20. Carew JS, Nawrocki ST, Kahue CN, Zhang H, Yang C, Chung L, Houghton JA, Huang P, Giles FJ, Cleveland JL. Targeting autophagy augments the anticancer activity of the histone deacetylase inhibitor SAHA to overcome Bcr-Abl-mediated drug resistance. Blood. 2007;110(1):313–22.View ArticlePubMedPubMed CentralGoogle Scholar
  21. Katayama M, Kawaguchi T, Berger MS, Pieper RO. DNA damaging agent-induced autophagy produces a cytoprotective adenosine triphosphate surge in malignant glioma cells. Cell Death Differ. 2007;14(3):548–58.View ArticlePubMedGoogle Scholar
  22. Guo JY, Karsli-Uzunbas G, Mathew R, Aisner SC, Kamphorst JJ, Strohecker AM, Chen G, Price S, Lu W, Teng X, et al. Autophagy suppresses progression of K-ras-induced lung tumors to oncocytomas and maintains lipid homeostasis. Genes Dev. 2013;27(13):1447–61.View ArticlePubMedPubMed CentralGoogle Scholar
  23. Pyo JO, Jang MH, Kwon YK, Lee HJ, Jun JI, Woo HN, Cho DH, Choi B, Lee H, Kim JH, et al. Essential roles of Atg5 and FADD in autophagic cell death: dissection of autophagic cell death into vacuole formation and cell death. J Biol Chem. 2005;280(21):20722–9.View ArticlePubMedGoogle Scholar
  24. Kimmelman AC. The dynamic nature of autophagy in cancer. Genes Dev. 2011;25(19):1999–2010.View ArticlePubMedPubMed CentralGoogle Scholar
  25. Ancrile B, Lim KH, Counter CM. Oncogenic Ras-induced secretion of IL6 is required for tumorigenesis. Genes Dev. 2007;21(14):1714–9.View ArticlePubMedPubMed CentralGoogle Scholar
  26. Wei H, Guan JL. Pro-tumorigenic function of autophagy in mammary oncogenesis. Autophagy. 2012;8(1):129–31.View ArticlePubMedPubMed CentralGoogle Scholar
  27. Inoue D, Suzuki T, Mitsuishi Y, Miki Y, Suzuki S, Sugawara S, Watanabe M, Sakurada A, Endo C, Uruno A, et al. Accumulation of p62/SQSTM1 is associated with poor prognosis in patients with lung adenocarcinoma. Cancer Sci. 2012;103(4):760–6.View ArticlePubMedGoogle Scholar
  28. Thompson HG, Harris JW, Wold BJ, Lin F, Brody JP. p62 overexpression in breast tumors and regulation by prostate-derived Ets factor in breast cancer cells. Oncogene. 2003;22(15):2322–33.View ArticlePubMedGoogle Scholar
  29. Duran A, Linares JF, Galvez AS, Wikenheiser K, Flores JM, Diaz-Meco MT, Moscat J. The signaling adaptor p62 is an important NF-kappaB mediator in tumorigenesis. Cancer Cell. 2008;13(4):343–54.View ArticlePubMedGoogle Scholar
  30. Sun Q, Fan W, Zhong Q. Regulation of Beclin 1 in autophagy. Autophagy. 2009;5(5):713–6.View ArticlePubMedPubMed CentralGoogle Scholar
  31. Marquez RT, Xu L. Bcl-2: beclin 1 complex: multiple, mechanisms regulating autophagy/apoptosis toggle switch. Am J Cancer Res. 2012;2(2):214–21.PubMedPubMed CentralGoogle Scholar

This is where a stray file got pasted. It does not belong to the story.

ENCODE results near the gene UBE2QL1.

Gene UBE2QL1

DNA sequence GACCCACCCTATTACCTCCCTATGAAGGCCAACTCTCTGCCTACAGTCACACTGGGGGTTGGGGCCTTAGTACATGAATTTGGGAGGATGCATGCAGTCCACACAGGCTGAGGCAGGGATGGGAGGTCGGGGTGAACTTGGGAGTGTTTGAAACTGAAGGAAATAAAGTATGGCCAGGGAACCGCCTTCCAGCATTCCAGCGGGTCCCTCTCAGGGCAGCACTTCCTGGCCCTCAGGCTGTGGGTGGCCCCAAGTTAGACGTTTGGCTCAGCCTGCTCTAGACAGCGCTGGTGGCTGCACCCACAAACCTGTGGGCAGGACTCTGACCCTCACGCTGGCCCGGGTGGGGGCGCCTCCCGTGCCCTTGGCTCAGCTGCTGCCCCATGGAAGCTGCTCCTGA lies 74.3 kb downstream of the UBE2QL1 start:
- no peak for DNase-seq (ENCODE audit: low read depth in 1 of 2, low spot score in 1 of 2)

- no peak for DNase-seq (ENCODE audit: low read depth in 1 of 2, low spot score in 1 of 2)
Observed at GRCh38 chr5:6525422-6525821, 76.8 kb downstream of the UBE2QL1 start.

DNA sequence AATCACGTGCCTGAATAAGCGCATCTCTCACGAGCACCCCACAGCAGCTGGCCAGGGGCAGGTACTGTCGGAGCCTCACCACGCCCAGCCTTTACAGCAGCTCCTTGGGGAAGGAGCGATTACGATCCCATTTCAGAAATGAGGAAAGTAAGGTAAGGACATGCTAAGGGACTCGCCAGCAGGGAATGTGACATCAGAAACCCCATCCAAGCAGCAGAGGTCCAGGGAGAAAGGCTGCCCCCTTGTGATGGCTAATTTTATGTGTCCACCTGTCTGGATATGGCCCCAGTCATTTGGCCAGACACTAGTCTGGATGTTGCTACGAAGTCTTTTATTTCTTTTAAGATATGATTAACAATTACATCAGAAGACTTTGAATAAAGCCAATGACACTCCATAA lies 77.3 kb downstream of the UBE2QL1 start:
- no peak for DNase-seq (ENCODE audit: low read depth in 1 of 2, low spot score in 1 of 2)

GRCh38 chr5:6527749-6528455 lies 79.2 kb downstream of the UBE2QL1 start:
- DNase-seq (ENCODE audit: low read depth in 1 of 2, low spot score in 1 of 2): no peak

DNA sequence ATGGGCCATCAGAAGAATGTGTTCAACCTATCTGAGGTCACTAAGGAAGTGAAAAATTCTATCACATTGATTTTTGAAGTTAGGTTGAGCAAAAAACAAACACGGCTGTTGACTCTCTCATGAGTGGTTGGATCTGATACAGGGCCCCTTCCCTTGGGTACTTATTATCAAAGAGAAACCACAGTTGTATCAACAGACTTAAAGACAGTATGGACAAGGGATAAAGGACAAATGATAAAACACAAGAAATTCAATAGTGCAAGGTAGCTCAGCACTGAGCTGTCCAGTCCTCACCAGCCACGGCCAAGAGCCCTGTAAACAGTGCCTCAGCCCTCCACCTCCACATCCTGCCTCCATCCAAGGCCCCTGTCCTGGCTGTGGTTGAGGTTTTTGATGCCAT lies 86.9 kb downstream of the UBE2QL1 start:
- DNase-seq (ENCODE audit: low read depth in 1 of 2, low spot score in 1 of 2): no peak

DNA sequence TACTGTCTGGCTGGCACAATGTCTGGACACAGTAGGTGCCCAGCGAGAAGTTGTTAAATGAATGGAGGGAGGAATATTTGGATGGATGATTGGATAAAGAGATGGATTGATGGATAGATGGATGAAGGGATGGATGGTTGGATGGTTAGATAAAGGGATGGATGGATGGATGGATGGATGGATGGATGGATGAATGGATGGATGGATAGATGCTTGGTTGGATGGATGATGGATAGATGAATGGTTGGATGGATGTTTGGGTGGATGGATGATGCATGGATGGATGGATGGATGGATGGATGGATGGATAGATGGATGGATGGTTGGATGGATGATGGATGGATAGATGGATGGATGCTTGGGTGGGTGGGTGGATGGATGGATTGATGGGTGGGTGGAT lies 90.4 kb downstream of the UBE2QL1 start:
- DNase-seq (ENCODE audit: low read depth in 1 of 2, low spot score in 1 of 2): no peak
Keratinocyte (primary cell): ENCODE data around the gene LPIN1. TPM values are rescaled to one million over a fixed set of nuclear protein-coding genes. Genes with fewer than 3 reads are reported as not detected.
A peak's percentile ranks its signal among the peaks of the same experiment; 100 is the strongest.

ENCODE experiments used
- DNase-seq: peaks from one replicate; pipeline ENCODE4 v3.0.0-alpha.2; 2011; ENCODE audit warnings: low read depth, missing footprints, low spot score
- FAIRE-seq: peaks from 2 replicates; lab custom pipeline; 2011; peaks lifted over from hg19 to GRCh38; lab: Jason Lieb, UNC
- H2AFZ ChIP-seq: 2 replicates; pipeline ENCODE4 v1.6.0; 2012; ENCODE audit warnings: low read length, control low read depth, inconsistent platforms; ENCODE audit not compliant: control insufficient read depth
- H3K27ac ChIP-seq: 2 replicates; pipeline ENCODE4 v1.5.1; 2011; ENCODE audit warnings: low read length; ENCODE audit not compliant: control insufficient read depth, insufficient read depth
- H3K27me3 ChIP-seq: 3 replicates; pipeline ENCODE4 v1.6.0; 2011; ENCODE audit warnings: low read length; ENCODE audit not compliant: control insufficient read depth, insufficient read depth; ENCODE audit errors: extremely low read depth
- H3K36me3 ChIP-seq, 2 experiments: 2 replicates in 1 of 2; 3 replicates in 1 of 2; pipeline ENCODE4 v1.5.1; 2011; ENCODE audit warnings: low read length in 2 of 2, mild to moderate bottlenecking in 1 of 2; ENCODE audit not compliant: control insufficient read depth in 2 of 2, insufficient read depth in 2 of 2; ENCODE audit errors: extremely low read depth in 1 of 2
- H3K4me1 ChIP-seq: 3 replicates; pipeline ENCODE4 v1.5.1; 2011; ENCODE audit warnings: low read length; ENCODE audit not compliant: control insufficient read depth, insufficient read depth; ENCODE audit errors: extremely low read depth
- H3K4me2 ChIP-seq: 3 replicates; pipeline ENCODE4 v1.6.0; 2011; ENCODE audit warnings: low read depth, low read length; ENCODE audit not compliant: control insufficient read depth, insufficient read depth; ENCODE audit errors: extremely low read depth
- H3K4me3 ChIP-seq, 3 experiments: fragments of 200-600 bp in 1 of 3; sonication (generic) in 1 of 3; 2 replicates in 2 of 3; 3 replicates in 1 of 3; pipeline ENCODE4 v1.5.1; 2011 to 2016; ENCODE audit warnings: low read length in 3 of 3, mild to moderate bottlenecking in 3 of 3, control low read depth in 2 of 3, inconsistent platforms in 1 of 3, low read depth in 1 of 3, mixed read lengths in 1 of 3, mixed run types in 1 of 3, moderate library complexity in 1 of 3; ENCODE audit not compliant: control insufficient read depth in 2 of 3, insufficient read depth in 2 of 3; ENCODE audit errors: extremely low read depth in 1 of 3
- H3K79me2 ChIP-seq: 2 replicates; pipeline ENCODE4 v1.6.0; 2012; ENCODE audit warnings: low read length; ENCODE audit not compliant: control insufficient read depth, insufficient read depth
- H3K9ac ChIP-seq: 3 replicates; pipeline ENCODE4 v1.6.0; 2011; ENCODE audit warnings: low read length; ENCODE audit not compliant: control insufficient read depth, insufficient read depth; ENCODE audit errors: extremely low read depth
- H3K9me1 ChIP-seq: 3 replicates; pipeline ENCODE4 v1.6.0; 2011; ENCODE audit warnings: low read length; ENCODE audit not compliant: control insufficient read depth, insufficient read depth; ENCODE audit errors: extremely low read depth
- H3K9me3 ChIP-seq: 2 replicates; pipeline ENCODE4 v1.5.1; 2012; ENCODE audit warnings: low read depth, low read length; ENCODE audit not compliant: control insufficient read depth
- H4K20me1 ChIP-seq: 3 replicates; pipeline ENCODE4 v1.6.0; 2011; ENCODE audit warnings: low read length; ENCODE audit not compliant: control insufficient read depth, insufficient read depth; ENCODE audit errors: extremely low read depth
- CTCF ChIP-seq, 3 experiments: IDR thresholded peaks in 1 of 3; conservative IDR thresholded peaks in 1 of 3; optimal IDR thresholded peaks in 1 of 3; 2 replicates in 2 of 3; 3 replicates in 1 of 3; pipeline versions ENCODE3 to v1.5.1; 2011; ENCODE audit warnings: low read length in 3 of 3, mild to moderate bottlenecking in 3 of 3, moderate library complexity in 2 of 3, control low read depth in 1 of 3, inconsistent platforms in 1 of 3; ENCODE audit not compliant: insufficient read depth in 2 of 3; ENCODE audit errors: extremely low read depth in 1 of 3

32. Maiuri MC, Le Toumelin G, Criollo A, Rain JC, Gautier F, Juin P, Tasdemir E, Pierron G, Troulinaki K, Tavernarakis N, et al. Functional and physical interaction between Bcl-X(L) and a BH3-like domain in Beclin-1. EMBO J. 2007;26(10):2527–39.View ArticlePubMedPubMed CentralGoogle Scholar
  33. Feng W, Huang S, Wu H, Zhang M. Molecular basis of Bcl-xL’s target recognition versatility revealed by the structure of Bcl-xL in complex with the BH3 domain of Beclin-1. J Mol Biol. 2007;372(1):223–35.View ArticlePubMedGoogle Scholar
  34. Riedl SJ, Shi Y. Molecular mechanisms of caspase regulation during apoptosis. Nat Rev Mol Cell Biol. 2004;5(11):897–907.View ArticlePubMedGoogle Scholar
  35. Oral O, Oz-Arslan D, Itah Z, Naghavi A, Deveci R, Karacali S, Gozuacik D. Cleavage of Atg3 protein by caspase-8 regulates autophagy during receptor-activated cell death. Apoptosis. 2012;17(8):810–20.View ArticlePubMedGoogle Scholar
  36. Zhu Y, Zhao L, Liu L, Gao P, Tian W, Wang X, Jin H, Xu H, Chen Q. Beclin 1 cleavage by caspase-3 inactivates autophagy and promotes apoptosis. Protein Cell. 2010;1(5):468–77.View ArticlePubMedPubMed CentralGoogle Scholar
  37. Shim JS, Liu JO. Recent advances in drug repositioning for the discovery of new anticancer drugs. Int J Biol Sci. 2014;10(7):654–63.View ArticlePubMedPubMed CentralGoogle Scholar
  38. Bernstein WB, Dennis PA. Repositioning HIV protease inhibitors as cancer therapeutics. Curr Opin HIV AIDS. 2008;3(6):666–75.View ArticlePubMedPubMed CentralGoogle Scholar
  39. Dolma S, Selvadurai HJ, Lan X, Lee L, Kushida M, Voisin V, Whetstone H, So M, Aviv T, Park N, et al. Inhibition of dopamine receptor D4 impedes autophagic flux, proliferation, and survival of glioblastoma stem cells. Cancer Cell. 2016;29(6):859–73.View ArticlePubMedGoogle Scholar
  40. Gao H, Sun W, Zhao W, Hao W, Leung CH, Lu J, Chen X. Total tanshinones-induced apoptosis and autophagy via reactive oxygen species in lung cancer 95D cells. Am J Chin Med. 2015;43(6):1265–79.View ArticlePubMedGoogle Scholar
  41. Meng Y, Lin ZM, Ge N, Zhang DL, Huang J, Kong F. Ursolic acid induces apoptosis of prostate cancer cells via the PI3K/Akt/mTOR pathway. Am J Chin Med. 2015;43(7):1471–86.View ArticlePubMedGoogle Scholar
  42. Wang K, Liu R, Li J, Mao J, Lei Y, Wu J, Zeng J, Zhang T, Wu H, Chen L, et al. Quercetin induces protective autophagy in gastric cancer cells: involvement of Akt-mTOR- and hypoxia-induced factor 1alpha-mediated signaling. Autophagy. 2011;7(9):966–78.View ArticlePubMedGoogle Scholar
  43. Suh Y, Afaq F, Khan N, Johnson JJ, Khusro FH, Mukhtar H. Fisetin induces autophagic cell death through suppression of mTOR signaling pathway in prostate cancer cells. Carcinogenesis. 2010;31(8):1424–33.View ArticlePubMedPubMed CentralGoogle Scholar
  44. Ge J, Liu Y, Li Q, Guo X, Gu L, Ma ZG, Zhu YP. Resveratrol induces apoptosis and autophagy in T-cell acute lymphoblastic leukemia cells by inhibiting Akt/mTOR and activating p38-MAPK. Biomed Environ Sci BES. 2013;26(11):902–11.PubMedGoogle Scholar